Chapter 69
Introduction to Basic Laser Physics
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Laser light differs from “ordinary” light in several important ways. These differences are a direct result of the manner in which laser light is generated.

Light is that portion of the electromagnetic spectrum in the so-called visible region. Electromagnetic radiation of longer wavelength consists of infrared radiation, microwaves, and radio waves. Radiation of shorter wavelength includes ultraviolet rays, x-rays, and gamma rays.

All electromagnetic radiation (EMR) travels at the same speed (in a vacuum)—the “speed of light.” Given that the speed of a wave equals the product of its wavelength multiplied by its frequency, and given also that the speed of all types of electromagnetic radiation is the same, the wavelength and frequency of all EMR are inversely related. The larger (or longer) the wavelength, the lower the frequency is. Thus, light may be referred to in terms of its frequency or its wavelength: the higher the frequency (or the shorter the wavelength), the “blue-er” the color becomes. The amount of energy in light (or any EMR) is directly related to its frequency, with blue light having more energy than red light.

White light (which is a mixture of all the colors) is composed of EMRs of varying wavelengths traveling in all directions (Fig. 1). Light of one color is said to be monochromatic and composed of only one wavelength (or of a small range of wavelengths). However, the light waves are not in phase. Although the light waves may be of the same wavelength, each wave will not be at its peak at the same time (Fig. 2). Laser light is composed of one wavelength traveling in one direction. Each wave is in phase or “in step” as well, with each component wave reaching its peak and trough at the same time (Fig. 3). Such light is said to be coherent; this is one of the important characteristics of laser light.

Fig. 1. “White” light is composed of all wavelengths, traveling in all directions.

Fig. 2. Ordinary monochromatic light consists of light of approximately the same wavelength. However, the light is not “coherent”; its photons/waves are not in phase and not traveling in exactly the same direction.

Fig. 3. Laser light is “coherent.” Each photon/wave is traveling in the same direction and reaches its peaks and troughs at the same time.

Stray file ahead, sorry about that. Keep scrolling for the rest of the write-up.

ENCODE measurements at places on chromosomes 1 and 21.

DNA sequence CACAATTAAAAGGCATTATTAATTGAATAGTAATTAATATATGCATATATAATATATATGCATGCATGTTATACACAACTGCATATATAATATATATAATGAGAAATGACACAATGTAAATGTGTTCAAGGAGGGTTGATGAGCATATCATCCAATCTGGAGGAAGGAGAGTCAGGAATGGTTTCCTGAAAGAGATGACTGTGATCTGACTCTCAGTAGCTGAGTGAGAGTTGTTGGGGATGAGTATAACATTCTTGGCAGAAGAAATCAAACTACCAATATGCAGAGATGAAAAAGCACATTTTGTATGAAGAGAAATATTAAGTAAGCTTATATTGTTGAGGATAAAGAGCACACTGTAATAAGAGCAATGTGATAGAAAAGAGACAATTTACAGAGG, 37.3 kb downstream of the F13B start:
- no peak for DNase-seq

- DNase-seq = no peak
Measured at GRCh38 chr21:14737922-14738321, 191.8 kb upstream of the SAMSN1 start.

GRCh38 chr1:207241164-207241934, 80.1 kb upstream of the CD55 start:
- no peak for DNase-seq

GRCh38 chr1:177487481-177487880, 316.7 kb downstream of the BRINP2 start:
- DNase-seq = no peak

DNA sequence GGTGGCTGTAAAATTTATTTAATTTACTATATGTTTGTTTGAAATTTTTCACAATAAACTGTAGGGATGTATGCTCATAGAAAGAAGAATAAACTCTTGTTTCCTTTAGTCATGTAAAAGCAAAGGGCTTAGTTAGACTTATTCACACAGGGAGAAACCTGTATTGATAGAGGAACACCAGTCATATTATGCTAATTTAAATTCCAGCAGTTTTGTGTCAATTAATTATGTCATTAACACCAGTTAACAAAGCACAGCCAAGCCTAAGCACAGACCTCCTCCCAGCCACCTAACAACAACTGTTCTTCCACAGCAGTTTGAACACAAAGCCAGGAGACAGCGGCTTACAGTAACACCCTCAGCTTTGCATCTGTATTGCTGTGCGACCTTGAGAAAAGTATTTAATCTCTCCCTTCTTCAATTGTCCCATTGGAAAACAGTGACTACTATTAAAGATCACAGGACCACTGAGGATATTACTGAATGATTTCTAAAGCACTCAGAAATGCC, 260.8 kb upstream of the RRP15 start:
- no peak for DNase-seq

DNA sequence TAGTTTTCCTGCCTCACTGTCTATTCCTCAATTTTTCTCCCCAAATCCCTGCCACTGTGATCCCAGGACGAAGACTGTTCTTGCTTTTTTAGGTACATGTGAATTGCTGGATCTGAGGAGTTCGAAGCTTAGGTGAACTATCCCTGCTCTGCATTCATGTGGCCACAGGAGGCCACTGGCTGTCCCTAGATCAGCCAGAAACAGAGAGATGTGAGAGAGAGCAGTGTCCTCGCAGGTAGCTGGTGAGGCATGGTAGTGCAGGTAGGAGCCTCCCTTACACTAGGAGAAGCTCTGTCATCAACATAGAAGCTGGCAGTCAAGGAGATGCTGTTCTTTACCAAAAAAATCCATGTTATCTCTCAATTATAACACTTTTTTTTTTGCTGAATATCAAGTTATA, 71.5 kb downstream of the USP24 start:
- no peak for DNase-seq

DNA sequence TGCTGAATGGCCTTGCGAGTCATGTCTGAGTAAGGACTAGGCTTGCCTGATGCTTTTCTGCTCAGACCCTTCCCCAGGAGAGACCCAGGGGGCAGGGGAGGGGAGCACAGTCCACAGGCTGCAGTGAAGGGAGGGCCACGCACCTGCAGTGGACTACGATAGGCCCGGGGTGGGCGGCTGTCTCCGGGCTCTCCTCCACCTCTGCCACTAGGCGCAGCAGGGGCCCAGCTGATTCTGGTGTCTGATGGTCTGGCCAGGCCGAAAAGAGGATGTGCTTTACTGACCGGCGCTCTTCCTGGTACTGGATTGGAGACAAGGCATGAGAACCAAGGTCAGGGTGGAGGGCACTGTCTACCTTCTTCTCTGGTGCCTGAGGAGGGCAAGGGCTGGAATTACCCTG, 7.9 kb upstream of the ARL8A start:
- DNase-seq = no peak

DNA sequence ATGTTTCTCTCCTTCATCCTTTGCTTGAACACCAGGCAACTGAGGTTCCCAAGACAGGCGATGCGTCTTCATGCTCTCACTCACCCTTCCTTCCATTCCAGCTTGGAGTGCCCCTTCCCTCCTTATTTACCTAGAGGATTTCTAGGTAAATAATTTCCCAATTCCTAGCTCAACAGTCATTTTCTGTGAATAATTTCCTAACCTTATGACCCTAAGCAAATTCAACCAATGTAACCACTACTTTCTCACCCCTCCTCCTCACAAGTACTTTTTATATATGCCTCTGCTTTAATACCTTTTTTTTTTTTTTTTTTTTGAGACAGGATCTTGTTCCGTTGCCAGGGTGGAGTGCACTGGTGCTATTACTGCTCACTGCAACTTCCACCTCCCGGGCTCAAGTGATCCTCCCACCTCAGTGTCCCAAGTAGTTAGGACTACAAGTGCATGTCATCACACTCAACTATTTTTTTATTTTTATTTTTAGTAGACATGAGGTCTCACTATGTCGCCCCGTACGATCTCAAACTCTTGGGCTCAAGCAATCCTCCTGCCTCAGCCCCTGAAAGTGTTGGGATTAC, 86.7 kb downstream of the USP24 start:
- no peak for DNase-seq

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Modern physics recognizes that light has certain characteristics of a wave, yet has certain properties of a stream of particles as well. A “particle of light” is called a photon.

When a light beam (or any other EMR) interacts with matter, energy may be transferred. Classical physics, however, was incorrect in its descriptions of this energy transfer. The error was in assuming that energy was continuous (i.e., that energy could exist in any desired amount). Albert Einstein proposed that light energy could exist only in discrete units, called quanta. (For this explanation of the “photoelectric effect”—and not for the theory of relativity—Einstein was awarded the Nobel Prize in physics.) Using this quantum theory, the previously inexplicable experimental results relating to light energy could be successfully explained and predicted.

According to quantum theory, an electron or a photon, for example, can exist at one energy level or at a higher level but at nothing in between. This physical principle, discovered early in the twentieth century, provides the theoretical basis for laser operation. Thus, the laser could have been invented several decades earlier than 1960, when the first ruby laser was produced.

When light is passed through certain kinds of materials, the photons may excite electrons around certain atoms into the next higher energy level. However, the photon must be of exactly the right energy—the difference in energy between the two electron levels. (Actually, there are often several higher energy levels possible, but we simplify the discussion by assuming that there is only one.)

Energy is required to elevate the electron into the next electron energy level. Ordinarily, most atoms in the material have their “elevatable” electrons in the lower energy level. Any photon of the “right” energy can “bump” the electron into the higher energy level (Fig. 4). At some time in the future (of the order of a hundred millionth of a second!), the electron falls spontaneously back to its lower energy level. As it does so, it releases its excess energy in the form of a photon of light. This photon is of exactly the same energy (the same frequency, wavelength, and “color”) as the photon that “bumped” the electron up originally (Fig. 5). This process is called spontaneous emission. The emitted photons go off in all directions. Although they are all of the same “color,” they are not unidirectional, and they are not in phase (not coherent). (For our purposes, they are useless.)